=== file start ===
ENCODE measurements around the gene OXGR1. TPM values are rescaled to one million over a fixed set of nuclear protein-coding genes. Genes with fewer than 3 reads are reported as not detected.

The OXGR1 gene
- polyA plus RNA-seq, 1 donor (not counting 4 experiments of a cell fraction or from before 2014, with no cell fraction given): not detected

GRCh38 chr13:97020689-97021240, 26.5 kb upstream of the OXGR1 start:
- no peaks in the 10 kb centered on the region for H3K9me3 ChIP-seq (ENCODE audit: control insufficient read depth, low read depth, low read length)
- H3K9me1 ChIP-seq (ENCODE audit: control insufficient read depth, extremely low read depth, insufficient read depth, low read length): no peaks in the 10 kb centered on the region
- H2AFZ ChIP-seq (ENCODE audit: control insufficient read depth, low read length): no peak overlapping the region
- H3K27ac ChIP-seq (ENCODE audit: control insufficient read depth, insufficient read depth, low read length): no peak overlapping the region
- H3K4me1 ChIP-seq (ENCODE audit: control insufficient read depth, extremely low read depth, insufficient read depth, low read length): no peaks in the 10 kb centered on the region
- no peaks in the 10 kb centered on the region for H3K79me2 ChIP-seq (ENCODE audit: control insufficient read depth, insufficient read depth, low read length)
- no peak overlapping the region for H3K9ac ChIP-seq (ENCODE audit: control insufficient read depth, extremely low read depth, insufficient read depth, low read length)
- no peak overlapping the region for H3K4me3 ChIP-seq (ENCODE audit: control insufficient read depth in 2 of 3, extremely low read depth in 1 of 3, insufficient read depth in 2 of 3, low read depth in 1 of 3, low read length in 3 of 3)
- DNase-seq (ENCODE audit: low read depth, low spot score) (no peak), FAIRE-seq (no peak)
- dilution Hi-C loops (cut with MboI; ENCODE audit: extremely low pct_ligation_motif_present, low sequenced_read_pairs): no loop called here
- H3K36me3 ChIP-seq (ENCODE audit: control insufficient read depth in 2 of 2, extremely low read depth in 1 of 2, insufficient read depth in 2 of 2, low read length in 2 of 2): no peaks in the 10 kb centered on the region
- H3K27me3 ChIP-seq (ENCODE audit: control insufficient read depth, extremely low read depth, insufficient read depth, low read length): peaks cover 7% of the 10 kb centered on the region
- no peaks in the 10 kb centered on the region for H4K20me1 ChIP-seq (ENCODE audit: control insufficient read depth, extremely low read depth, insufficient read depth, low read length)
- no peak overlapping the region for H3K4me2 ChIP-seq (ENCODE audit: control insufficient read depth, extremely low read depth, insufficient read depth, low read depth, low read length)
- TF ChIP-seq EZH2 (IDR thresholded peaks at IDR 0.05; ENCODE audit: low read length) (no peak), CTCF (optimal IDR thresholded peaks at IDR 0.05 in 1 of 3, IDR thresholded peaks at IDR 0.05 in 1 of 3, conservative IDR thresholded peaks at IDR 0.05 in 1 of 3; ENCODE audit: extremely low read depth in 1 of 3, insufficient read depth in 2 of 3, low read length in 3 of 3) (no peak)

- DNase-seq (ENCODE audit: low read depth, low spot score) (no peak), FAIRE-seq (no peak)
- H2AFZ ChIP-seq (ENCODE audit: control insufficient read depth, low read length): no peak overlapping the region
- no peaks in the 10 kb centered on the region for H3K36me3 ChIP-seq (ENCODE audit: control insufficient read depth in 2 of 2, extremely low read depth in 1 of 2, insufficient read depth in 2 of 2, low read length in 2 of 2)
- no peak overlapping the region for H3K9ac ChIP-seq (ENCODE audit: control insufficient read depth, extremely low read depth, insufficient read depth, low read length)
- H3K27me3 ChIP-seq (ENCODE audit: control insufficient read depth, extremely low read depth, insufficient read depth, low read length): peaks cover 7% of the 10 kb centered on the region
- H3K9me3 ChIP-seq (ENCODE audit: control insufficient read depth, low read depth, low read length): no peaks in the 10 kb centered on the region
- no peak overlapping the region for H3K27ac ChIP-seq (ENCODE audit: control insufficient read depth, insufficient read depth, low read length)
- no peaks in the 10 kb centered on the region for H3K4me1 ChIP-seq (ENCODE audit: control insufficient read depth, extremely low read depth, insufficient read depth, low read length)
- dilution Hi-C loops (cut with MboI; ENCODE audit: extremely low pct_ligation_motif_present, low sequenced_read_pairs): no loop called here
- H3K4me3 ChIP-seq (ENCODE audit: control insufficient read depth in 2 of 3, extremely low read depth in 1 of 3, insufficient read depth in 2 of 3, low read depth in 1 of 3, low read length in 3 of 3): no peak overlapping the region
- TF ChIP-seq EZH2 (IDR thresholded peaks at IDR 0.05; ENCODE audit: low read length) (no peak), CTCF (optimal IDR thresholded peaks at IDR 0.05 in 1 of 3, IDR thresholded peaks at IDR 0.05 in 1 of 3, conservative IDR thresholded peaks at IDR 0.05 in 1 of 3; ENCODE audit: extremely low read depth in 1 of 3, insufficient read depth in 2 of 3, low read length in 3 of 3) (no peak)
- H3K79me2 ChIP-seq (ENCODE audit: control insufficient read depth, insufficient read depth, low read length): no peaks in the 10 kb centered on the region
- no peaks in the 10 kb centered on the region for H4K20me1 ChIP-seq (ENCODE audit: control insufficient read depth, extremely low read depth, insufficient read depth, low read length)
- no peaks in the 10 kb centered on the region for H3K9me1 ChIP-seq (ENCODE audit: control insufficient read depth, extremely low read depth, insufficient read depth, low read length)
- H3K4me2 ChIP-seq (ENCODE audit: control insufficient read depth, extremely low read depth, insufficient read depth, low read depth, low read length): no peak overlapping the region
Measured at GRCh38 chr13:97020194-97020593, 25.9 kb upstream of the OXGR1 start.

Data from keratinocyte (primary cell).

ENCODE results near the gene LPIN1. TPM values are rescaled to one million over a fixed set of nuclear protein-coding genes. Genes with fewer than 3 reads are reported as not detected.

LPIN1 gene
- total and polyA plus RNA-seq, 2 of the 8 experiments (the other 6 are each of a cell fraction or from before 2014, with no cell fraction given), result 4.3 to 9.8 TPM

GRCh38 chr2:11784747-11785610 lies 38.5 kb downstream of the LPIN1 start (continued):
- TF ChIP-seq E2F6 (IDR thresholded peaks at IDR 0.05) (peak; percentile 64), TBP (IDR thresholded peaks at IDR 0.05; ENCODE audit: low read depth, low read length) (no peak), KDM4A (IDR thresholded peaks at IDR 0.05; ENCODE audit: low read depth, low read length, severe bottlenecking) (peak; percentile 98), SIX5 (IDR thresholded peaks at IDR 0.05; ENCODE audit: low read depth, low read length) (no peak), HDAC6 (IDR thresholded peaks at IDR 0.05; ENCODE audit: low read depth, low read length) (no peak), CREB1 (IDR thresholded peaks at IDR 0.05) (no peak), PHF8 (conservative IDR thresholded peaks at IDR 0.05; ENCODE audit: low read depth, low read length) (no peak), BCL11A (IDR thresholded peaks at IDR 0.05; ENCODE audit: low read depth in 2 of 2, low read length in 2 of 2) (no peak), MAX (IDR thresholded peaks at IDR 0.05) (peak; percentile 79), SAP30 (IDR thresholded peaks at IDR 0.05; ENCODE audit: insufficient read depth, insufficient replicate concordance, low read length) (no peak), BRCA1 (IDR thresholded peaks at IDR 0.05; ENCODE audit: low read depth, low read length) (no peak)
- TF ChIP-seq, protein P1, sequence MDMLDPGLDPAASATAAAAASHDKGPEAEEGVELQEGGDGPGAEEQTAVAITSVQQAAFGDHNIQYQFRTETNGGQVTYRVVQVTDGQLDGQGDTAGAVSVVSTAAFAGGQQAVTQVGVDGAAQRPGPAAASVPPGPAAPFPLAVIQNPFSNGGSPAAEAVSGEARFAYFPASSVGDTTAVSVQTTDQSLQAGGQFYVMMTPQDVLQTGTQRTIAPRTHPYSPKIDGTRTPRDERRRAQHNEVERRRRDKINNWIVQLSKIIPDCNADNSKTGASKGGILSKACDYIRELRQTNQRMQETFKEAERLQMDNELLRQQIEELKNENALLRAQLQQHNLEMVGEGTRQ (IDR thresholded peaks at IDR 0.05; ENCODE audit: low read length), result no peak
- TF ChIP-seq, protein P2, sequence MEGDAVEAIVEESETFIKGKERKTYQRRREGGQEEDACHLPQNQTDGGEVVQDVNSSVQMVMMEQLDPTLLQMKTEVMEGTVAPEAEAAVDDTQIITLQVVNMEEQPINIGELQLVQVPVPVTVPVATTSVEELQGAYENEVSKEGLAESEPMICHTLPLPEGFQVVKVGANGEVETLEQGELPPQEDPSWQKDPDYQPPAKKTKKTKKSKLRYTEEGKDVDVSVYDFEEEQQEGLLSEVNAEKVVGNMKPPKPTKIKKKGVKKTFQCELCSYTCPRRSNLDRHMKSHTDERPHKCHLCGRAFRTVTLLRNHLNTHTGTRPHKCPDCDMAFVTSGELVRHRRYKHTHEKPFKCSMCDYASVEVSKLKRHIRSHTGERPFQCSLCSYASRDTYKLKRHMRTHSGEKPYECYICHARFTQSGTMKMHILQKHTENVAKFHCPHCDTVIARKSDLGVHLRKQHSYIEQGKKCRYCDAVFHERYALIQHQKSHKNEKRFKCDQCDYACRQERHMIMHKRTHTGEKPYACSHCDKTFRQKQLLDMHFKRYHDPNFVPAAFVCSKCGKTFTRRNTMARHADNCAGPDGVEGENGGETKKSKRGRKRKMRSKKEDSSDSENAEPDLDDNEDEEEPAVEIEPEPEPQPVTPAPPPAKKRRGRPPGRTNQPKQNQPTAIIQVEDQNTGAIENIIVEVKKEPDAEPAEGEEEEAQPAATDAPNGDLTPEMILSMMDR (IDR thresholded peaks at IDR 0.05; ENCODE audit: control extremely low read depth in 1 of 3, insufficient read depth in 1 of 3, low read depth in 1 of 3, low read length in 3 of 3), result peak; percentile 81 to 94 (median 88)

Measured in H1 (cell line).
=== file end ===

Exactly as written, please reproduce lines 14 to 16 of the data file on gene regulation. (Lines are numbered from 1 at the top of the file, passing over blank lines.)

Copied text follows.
- dilution Hi-C loops (cut with MboI; ENCODE audit: extremely low pct_ligation_motif_present, low sequenced_read_pairs): no loop called here
- H3K36me3 ChIP-seq (ENCODE audit: control insufficient read depth in 2 of 2, extremely low read depth in 1 of 2, insufficient read depth in 2 of 2, low read length in 2 of 2): no peaks in the 10 kb centered on the region
- H3K27me3 ChIP-seq (ENCODE audit: control insufficient read depth, extremely low read depth, insufficient read depth, low read length): peaks cover 7% of the 10 kb centered on the region